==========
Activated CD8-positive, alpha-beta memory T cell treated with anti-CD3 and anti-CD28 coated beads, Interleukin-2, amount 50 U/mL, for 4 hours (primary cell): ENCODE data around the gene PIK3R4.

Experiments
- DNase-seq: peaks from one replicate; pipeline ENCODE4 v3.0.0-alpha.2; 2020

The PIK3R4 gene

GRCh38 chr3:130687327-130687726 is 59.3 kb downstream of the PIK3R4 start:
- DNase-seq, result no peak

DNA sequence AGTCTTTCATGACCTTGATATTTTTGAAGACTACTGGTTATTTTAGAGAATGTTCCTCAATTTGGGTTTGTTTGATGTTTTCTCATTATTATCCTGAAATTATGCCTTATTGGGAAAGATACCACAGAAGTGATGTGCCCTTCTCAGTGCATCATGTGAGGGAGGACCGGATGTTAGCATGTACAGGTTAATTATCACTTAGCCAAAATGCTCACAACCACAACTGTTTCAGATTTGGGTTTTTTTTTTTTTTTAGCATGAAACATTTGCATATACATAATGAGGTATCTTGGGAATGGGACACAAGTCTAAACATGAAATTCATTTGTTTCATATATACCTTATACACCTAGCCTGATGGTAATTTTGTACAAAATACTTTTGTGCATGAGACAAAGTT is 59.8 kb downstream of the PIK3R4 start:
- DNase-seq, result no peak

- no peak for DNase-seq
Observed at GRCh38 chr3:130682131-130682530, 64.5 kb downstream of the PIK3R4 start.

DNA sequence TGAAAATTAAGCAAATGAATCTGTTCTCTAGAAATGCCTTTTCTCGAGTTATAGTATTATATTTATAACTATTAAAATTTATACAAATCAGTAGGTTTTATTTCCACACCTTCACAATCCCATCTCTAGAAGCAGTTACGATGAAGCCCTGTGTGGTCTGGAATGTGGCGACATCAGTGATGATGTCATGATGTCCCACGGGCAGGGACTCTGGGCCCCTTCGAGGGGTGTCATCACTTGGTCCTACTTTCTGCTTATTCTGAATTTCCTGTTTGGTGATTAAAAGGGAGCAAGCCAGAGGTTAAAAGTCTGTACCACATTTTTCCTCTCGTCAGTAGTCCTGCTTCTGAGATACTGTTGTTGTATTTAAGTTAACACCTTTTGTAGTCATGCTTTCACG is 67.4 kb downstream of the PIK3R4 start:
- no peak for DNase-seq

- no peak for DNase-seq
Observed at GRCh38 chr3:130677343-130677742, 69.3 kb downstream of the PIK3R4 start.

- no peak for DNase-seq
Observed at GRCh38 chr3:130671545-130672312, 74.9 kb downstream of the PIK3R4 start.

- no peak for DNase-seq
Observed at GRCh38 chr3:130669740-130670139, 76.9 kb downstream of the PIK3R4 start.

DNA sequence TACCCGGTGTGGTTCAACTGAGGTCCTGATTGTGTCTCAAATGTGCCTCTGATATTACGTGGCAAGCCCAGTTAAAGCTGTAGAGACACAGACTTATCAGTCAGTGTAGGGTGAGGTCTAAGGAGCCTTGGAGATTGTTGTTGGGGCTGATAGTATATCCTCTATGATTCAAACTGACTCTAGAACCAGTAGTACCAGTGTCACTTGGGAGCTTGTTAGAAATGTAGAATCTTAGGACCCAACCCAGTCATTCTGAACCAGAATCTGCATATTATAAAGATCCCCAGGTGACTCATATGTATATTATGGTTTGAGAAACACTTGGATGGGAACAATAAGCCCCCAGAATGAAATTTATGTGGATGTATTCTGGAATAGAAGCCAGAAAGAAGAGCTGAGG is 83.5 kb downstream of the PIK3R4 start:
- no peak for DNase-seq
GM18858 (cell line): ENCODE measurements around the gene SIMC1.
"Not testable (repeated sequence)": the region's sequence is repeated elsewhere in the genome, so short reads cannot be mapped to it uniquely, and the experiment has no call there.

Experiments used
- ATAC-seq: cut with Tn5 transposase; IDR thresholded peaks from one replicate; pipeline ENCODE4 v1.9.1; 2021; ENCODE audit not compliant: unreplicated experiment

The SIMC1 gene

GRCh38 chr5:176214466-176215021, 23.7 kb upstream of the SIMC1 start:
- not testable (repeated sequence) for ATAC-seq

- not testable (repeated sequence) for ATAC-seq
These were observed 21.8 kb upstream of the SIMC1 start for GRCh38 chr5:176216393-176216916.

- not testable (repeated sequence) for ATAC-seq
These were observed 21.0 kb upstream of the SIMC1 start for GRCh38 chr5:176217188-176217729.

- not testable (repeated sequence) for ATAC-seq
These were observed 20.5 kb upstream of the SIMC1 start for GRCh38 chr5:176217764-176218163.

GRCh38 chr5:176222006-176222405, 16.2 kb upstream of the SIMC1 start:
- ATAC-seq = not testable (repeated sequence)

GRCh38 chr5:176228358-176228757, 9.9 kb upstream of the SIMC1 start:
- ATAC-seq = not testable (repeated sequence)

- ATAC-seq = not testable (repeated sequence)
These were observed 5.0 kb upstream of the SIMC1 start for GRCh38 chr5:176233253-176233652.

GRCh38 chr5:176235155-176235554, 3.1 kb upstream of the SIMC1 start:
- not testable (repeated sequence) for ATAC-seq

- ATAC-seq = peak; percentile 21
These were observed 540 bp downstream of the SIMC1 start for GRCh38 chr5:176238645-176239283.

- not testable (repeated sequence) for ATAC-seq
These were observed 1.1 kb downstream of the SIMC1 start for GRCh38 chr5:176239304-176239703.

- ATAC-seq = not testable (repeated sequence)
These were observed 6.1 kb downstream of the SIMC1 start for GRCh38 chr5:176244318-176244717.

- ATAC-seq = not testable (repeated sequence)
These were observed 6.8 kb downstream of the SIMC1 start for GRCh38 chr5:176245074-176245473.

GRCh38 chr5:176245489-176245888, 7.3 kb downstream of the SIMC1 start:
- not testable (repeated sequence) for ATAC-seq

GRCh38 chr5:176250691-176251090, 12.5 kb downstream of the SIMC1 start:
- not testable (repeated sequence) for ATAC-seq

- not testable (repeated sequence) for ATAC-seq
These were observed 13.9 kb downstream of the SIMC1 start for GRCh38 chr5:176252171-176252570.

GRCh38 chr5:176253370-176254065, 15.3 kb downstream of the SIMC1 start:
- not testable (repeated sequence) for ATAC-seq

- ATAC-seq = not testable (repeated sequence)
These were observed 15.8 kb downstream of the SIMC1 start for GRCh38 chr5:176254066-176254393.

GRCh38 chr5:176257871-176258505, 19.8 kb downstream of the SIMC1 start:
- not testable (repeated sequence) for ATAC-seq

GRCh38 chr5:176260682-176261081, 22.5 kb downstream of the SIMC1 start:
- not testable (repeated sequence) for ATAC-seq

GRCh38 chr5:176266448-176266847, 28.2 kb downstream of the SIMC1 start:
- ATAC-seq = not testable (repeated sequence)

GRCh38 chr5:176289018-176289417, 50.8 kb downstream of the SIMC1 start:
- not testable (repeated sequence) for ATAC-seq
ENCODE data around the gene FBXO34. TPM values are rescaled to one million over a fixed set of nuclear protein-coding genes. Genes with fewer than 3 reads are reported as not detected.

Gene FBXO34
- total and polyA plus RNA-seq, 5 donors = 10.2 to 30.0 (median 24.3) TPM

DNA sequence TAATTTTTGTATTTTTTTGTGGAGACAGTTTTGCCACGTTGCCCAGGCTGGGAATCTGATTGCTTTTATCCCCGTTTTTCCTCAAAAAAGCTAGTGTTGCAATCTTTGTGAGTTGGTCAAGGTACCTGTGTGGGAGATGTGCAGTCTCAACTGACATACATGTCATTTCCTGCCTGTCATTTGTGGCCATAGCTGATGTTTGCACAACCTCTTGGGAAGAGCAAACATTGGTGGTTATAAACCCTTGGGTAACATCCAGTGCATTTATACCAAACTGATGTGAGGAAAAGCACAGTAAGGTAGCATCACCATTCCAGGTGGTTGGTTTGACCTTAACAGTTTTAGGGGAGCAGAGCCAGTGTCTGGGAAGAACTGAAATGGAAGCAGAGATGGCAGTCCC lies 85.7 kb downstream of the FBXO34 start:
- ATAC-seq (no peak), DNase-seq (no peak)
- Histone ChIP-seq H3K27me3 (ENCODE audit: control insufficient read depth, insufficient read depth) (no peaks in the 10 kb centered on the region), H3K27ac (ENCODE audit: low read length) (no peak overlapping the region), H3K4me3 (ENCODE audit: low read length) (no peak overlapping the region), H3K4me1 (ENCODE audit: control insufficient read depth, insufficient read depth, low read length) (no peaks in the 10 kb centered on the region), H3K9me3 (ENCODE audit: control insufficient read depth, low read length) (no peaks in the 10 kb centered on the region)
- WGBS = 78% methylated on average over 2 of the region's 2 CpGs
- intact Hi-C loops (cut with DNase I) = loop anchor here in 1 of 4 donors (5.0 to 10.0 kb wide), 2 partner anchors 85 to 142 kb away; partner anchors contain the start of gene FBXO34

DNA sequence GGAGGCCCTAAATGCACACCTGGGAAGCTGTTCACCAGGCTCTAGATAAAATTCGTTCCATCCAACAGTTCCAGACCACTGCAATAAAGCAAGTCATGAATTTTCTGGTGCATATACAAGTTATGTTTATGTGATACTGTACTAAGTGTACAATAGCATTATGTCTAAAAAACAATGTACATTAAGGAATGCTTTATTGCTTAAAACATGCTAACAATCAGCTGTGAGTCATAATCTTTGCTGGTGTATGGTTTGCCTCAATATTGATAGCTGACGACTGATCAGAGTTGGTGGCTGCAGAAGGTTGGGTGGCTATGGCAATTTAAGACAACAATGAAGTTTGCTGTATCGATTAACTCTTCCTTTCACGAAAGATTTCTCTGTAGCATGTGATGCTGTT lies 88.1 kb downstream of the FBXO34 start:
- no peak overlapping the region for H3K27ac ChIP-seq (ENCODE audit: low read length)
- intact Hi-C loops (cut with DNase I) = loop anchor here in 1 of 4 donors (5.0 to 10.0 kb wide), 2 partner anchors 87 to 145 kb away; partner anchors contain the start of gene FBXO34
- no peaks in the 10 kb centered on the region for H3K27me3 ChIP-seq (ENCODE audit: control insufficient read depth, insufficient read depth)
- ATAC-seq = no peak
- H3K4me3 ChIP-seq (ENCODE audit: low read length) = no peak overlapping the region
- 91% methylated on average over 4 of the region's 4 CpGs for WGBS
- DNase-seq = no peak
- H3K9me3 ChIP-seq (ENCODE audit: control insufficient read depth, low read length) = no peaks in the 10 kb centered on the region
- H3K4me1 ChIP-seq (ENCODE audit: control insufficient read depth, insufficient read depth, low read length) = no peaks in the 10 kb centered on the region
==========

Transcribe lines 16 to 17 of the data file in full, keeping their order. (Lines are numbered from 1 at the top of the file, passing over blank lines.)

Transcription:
Observed at GRCh38 chr3:130671545-130672312, 74.9 kb downstream of the PIK3R4 start.

- no peak for DNase-seq